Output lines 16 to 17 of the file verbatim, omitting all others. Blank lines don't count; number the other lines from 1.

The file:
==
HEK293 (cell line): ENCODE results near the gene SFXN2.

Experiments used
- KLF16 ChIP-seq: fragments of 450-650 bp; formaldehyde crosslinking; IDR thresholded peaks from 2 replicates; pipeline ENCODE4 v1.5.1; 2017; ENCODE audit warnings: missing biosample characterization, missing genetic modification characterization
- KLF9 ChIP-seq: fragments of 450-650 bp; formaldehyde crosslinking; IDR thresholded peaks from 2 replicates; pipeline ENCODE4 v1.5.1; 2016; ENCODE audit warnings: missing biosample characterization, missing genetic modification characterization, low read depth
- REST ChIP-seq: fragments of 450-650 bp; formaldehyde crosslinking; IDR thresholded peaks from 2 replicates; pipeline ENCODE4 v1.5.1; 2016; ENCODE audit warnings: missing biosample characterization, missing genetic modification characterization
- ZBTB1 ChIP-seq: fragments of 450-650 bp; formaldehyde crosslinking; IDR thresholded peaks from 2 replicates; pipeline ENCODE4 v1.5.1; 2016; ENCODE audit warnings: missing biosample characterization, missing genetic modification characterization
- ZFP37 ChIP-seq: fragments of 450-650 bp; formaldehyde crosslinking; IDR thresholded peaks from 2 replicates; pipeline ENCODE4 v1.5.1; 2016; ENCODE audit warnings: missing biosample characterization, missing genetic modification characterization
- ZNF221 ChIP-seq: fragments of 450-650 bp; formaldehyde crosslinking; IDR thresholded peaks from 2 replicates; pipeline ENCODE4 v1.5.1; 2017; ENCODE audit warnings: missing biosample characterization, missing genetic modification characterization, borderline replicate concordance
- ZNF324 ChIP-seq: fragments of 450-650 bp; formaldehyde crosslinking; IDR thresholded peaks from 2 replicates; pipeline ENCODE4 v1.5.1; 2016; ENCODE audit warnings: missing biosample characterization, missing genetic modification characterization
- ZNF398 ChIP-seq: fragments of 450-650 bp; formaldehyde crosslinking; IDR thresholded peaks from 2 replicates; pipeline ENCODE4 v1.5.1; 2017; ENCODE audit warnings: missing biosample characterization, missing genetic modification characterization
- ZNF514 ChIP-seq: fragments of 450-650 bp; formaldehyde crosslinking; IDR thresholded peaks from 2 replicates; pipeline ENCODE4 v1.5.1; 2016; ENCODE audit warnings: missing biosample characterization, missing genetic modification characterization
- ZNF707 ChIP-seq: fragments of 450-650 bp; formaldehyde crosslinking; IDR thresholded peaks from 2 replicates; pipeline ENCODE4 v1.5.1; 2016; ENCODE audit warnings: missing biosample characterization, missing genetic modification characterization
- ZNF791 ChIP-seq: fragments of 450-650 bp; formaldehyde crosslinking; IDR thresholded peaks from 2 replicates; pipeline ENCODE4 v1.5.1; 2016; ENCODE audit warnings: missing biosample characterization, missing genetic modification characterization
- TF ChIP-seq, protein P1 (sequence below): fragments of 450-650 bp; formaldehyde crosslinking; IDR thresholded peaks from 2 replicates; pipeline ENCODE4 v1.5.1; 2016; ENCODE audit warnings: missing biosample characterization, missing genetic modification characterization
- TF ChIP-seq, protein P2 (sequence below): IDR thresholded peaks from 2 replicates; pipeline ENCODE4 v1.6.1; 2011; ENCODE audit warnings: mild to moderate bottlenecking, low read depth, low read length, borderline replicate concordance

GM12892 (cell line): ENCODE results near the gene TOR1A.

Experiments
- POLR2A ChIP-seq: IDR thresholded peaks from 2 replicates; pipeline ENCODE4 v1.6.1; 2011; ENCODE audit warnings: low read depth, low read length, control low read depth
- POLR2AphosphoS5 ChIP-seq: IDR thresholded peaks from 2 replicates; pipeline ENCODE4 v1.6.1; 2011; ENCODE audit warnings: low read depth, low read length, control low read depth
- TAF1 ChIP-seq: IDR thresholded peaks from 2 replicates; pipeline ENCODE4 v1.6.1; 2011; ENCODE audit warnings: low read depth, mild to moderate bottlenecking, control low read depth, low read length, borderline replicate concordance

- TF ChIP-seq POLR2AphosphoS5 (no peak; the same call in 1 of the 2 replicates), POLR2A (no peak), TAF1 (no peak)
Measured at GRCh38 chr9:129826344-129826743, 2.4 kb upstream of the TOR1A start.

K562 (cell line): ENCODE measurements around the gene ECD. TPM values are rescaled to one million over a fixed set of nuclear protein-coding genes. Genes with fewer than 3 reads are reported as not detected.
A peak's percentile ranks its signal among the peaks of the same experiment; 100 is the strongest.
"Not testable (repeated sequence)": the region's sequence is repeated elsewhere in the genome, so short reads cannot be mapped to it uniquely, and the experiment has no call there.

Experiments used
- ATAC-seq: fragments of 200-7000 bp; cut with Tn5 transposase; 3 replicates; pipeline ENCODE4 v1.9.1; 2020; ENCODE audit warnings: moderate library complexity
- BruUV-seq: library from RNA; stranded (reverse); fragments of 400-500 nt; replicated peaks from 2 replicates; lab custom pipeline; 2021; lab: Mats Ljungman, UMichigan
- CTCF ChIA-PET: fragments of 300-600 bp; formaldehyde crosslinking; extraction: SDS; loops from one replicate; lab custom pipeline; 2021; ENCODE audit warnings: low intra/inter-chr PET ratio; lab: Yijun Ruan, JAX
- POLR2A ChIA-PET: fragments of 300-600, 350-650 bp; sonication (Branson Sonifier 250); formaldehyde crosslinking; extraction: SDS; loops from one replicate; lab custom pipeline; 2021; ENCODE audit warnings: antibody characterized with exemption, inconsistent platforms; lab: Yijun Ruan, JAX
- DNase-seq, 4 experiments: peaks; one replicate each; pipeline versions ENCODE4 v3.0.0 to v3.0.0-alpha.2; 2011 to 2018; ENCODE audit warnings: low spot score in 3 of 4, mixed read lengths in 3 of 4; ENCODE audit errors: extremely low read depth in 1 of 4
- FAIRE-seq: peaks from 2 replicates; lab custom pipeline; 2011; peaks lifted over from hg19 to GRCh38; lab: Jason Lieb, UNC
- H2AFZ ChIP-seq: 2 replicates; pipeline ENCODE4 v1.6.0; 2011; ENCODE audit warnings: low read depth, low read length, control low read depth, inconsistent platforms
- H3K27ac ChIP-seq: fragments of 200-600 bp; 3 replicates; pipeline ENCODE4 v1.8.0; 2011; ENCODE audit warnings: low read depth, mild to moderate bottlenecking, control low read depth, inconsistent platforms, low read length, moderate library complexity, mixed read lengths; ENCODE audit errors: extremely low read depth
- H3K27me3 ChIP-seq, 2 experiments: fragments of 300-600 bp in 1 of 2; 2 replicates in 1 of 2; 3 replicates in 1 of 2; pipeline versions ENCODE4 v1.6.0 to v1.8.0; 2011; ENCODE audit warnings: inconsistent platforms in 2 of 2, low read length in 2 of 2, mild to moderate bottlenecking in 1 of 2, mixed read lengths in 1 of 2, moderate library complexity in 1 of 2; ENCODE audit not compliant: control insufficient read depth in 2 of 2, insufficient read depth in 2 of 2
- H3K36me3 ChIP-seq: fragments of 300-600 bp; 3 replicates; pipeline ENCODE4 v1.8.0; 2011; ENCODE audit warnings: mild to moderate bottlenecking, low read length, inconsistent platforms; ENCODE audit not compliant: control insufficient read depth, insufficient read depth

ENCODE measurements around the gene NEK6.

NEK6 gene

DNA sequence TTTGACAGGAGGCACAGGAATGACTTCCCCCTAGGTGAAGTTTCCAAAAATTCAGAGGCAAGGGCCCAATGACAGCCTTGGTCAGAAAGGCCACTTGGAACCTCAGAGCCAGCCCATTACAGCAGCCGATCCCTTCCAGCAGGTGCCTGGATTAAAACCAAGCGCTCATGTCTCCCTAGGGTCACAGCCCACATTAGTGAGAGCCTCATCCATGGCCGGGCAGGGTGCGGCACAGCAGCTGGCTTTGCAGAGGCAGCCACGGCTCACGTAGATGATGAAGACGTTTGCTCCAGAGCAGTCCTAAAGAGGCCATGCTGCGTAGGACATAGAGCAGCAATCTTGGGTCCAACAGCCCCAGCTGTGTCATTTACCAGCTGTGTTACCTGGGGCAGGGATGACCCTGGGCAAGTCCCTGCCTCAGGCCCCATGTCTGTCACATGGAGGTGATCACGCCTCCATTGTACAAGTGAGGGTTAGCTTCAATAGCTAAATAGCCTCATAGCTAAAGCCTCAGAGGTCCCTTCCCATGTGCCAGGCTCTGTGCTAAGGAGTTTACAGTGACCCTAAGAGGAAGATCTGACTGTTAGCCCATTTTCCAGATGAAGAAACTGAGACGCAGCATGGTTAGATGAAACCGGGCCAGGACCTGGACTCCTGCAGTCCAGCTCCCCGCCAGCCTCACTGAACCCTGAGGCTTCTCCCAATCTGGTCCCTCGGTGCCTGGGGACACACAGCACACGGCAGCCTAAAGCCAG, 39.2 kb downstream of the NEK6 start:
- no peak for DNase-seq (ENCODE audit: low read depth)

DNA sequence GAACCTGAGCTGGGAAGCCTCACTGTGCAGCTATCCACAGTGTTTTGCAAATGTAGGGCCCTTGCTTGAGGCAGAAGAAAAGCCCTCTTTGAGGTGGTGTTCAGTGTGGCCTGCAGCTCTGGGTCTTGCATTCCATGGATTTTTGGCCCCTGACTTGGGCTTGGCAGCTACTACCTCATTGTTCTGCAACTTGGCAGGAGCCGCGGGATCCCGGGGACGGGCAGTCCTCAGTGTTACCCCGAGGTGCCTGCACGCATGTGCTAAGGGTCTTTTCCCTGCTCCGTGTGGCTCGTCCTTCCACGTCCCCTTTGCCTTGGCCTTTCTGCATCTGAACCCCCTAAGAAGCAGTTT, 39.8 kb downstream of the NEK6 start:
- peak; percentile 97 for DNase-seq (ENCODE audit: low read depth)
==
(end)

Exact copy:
GM12892 (cell line): ENCODE results near the gene TOR1A.

Experiments